Now to take this concept further lets take a more realistic example that you will actually encounter often. Say we have (48 )3 and our opponents door cards are Q, 4, 9, 4, 3, 2. Now although we might be behind to one of the lower door cards notice the upcards that pair ours. This is a very very good position to be in. Our chances of pairing are much lower now making our hand much stronger. Here lets say the Q brings in and the 2 and 3 fold leaving a 4, 9, and 4 to our left. Here we need to raise. Some would say call or fold but realistically good hands are hard to come by, for you and your opponents, and the fact that your risk of pairing right now is very low you need to raise for a few reasons:

1) You have a strong door card and your hole cards are not too shabby.

2) By raising 2 open 4's behind us we are showing strength and our opponents may think our hand is even stronger than it is.

3) The 2 open fours may not have much and we can take this pot right here.

4) If we are re-raised we have gained information that someone has a big hand. We call and hope they brick as well and we catch well, if we brick we can usually peel one as our chances of pairing on 5th are low ( open cards remember?), 5th is where we decide to get out or keep going.
I have learned that remembering what cards were open on 3rd can be the deciding factor on wether or not you peel one on 4th. The next time you are unsure about wether or not to peel one off try and re-call what cards wre present on 3rd to see if your outs are clean.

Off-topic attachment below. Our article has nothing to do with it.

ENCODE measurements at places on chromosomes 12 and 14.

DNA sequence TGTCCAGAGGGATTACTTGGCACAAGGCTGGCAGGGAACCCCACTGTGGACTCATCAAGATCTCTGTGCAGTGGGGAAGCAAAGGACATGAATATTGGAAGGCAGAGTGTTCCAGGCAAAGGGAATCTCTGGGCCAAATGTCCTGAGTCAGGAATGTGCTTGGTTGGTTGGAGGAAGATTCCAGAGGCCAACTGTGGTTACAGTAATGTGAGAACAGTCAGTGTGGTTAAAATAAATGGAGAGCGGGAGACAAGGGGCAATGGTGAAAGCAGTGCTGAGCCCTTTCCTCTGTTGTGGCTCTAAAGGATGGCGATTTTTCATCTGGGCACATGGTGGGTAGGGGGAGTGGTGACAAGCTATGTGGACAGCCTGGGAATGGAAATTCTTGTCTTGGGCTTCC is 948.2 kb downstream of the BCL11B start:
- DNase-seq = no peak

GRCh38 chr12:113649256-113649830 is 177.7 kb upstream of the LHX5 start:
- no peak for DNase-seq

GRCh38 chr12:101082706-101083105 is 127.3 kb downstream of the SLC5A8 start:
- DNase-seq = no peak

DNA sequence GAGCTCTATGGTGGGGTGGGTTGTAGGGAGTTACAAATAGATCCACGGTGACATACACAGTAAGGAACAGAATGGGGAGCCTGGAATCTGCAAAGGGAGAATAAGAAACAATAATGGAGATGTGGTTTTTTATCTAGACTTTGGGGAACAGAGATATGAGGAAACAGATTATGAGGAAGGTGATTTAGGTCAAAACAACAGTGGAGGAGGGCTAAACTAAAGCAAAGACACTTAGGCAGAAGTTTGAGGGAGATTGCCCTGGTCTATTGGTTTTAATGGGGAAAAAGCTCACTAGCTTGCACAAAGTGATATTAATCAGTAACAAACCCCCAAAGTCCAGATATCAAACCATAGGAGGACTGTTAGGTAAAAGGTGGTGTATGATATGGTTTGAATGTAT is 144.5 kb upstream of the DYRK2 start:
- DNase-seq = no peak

Now lets take our same hole cards, (48 )3 and make our opponents up cards, A, 2, J, 6, 9, 8. Here we are in the opposite spot. Sure our 8 is paired but look at the A the 2 and the 6. Those are our outs! In this spot our hand is very weak as we can plainly see some of our outs are gone (not to mention what they have in the hole) and we don't even have the lowest hand possible! Now depending on position and action we can play this hand a few ways. Say we are to the left of the J (the bring in, first to act) I say put this in he muck. Now if we are to the right of the A (2nd to last to act) and all fold we can bring it in for a raise. If we are called or raised we are still not dead, just proceed with caution, we know for a fact we are missing outs. If we are to the right of the A and there are limpers we can limp as well and play accordingly.